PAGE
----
Analysing trends in angel investments is difficult - why ?


400. Analysing trends in angel investments is difficult, due to the lack of data and little harmonization
in definitions. Currently, the only data available is that collected by angel associations from angel groups
and networks. This however only captures the “visible” market and overlooks the largest part of
investments, which are carried out by individual BAs. It has been estimated that, when taking into account
the “invisible” share of the market, the total amount of angel investment is likely greater than VC
investments (Kerr et al., 2010).
401. Taking this important limitation into account, OECD (2011a) shows that the US and Europe are
the most active BA markets, with France and the UK leading the European market (Figure 17). In the US,
angel investment boomed in the dot com era, rising at a high pace and then falling off, as did venture
capital. The constant growth of BA activity over the last decade came to a halt during the 2008-09 financial
crisis, though the fall was not as dramatic as in the VC industry (OECD, 2011a). In this regard, BAs appear
to be less sensitive to market cycles than are professional VC investors. Nevertheless, also for BAs the lack
of opportunities represents an important challenge, which may discourage or defer investment in the first

402. Overall in Europe, in 2009, total investment through angel networks had already surpassed the
seed component of the VC industry (Figure 18), which may be also explained by the increasing orientation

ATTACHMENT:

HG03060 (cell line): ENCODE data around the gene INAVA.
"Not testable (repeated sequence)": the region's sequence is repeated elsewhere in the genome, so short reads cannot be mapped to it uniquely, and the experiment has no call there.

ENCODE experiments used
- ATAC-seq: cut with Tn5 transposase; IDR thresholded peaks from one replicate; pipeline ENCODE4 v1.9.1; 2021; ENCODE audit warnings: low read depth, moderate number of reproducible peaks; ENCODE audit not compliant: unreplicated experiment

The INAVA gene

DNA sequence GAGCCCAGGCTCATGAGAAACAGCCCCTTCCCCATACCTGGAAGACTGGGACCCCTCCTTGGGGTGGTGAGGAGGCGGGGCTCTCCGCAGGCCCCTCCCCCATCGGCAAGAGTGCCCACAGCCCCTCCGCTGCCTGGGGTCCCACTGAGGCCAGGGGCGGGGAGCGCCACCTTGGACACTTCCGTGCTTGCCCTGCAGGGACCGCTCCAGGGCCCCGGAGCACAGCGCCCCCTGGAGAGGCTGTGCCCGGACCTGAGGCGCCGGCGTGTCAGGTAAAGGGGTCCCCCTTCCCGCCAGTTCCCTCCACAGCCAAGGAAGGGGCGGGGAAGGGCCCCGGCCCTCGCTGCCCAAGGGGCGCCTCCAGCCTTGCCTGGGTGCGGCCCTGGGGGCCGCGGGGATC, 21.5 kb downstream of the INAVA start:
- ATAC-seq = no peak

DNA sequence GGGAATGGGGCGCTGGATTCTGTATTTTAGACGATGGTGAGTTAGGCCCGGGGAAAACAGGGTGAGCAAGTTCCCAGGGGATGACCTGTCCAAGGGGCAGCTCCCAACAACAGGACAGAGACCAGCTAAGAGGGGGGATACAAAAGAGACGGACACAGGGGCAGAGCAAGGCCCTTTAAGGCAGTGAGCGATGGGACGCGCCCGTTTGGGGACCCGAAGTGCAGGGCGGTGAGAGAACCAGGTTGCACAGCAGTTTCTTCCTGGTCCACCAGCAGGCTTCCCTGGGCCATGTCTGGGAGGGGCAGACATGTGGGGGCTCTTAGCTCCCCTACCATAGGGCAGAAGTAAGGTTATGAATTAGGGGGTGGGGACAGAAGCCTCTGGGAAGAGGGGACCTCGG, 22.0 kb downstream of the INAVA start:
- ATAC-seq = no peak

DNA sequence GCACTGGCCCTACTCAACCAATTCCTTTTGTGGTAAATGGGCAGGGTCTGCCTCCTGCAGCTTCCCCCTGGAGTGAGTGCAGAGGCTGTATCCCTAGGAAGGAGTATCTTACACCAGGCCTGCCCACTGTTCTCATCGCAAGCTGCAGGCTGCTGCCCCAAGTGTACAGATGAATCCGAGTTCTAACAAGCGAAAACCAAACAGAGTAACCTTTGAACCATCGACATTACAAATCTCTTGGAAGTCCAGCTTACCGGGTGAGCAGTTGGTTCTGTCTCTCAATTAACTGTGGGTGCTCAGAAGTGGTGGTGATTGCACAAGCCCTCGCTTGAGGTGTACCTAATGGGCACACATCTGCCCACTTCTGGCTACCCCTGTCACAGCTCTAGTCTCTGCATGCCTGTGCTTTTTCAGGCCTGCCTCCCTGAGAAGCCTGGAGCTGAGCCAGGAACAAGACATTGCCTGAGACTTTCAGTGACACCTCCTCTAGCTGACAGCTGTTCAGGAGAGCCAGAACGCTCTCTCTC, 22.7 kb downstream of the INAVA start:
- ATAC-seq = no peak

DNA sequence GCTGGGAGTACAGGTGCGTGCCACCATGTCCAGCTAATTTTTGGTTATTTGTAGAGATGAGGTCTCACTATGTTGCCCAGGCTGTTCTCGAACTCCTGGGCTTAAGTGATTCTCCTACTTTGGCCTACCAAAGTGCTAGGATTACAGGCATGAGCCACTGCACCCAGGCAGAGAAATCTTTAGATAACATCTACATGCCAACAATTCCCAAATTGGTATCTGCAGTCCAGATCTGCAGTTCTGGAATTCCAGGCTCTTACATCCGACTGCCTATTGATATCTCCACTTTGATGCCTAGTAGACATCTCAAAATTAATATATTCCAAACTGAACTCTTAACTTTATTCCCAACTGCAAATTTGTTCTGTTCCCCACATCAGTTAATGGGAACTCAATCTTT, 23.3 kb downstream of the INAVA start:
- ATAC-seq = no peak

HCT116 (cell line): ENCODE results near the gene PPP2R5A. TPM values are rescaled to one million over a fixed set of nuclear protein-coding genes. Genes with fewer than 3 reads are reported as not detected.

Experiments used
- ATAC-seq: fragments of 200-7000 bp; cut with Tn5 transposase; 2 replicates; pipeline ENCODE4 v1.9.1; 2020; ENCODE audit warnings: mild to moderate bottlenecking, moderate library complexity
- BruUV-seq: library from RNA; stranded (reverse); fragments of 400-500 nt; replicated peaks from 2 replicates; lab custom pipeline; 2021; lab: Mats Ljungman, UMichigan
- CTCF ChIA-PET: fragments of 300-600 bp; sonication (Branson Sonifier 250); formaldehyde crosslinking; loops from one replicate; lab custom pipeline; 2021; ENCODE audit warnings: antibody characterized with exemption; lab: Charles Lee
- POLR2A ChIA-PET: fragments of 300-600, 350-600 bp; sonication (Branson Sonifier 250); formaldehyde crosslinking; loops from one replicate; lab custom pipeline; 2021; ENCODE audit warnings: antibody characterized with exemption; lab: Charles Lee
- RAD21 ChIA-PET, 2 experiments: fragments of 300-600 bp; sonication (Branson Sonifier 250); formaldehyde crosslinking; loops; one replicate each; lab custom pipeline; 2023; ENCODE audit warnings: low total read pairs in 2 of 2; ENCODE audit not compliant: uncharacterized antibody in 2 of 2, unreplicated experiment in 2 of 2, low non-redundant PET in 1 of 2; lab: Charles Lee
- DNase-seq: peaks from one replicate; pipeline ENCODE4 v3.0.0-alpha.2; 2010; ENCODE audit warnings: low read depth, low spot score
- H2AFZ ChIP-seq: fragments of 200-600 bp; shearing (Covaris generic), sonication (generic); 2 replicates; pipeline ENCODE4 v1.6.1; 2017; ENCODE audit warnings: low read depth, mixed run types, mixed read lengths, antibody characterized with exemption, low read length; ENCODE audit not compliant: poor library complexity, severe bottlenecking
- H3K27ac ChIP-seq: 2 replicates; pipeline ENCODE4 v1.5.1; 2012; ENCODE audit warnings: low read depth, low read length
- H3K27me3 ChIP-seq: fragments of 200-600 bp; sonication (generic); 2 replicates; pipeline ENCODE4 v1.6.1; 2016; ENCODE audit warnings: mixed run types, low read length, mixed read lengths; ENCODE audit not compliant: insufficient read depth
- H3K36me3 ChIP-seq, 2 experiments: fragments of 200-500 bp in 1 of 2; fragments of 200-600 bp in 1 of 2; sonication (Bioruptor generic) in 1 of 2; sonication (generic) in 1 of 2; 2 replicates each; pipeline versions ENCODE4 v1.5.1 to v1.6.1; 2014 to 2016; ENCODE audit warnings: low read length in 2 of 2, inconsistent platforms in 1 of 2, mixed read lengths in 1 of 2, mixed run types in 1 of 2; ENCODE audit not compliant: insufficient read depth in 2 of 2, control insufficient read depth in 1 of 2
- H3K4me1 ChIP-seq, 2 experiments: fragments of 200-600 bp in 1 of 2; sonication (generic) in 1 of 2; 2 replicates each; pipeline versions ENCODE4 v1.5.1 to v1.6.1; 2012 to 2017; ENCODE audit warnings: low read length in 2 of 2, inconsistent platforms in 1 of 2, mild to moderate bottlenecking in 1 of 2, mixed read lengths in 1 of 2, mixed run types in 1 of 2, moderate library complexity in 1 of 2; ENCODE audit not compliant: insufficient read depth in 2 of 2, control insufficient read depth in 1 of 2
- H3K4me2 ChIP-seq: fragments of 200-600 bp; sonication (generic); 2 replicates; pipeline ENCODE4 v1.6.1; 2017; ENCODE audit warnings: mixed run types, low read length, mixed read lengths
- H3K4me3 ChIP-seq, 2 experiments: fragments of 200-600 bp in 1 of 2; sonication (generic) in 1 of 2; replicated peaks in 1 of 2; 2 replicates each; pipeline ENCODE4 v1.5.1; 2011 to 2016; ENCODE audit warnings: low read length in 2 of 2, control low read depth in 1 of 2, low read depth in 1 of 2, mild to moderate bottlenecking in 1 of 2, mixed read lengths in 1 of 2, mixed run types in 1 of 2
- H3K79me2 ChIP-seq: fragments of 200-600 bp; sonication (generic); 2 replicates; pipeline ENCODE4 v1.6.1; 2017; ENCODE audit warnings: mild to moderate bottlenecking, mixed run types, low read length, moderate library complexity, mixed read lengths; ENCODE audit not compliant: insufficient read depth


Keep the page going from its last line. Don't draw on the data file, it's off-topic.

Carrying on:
by VC funds towards later stage financing. BA investment in seed/early stage VC funds has also increased
in recent years (OECD, 2011a; Ernst&Young, 2014)

403. Although BAs invest across a broad range of sectors, the VC-preferred fields (ICT and healthcare
sectors) feature high in BAs’ investment choices. According to the European Business Angels Network
(EBAN), in 2013, in Europe, ICT collected 32% of investment preferences, followed by Biotech and Life
Sciences (10%) and Mobile (10%)47.
404. Only a minor share of BA deals are cross-border, whereas most investments are local. This may
be related to the importance of personal relationship and trust in the angel investment process. Crossborder deals are only possible when the necessary trusted relationships are in place, there is sufficient
knowledge about the market and the legal and tax systems permit BA types of deals (OECD, 2011a).
405. Angel investing is increasingly encouraged and supported by policy makers in many countries, as
a way to mobilize financial resources and entrepreneurial expertise towards dynamic new ventures. In most
cases, supply-side measures have been introduced, which mainly take the form of tax incentives and public
co-investment. Given the local dimension of angel investing, in some countries, such as the US and
Canada, support is provided at the local level rather than at the national level.

406. Front-end and back-end tax incentives aim to increase the number of BAs as well as the amount
of capital invested. Typically, incentives are conditional on the shares being held for a minimum number of
years or the capital gains being reinvested in new ventures. For instance, in 2008, Italy introduced tax relief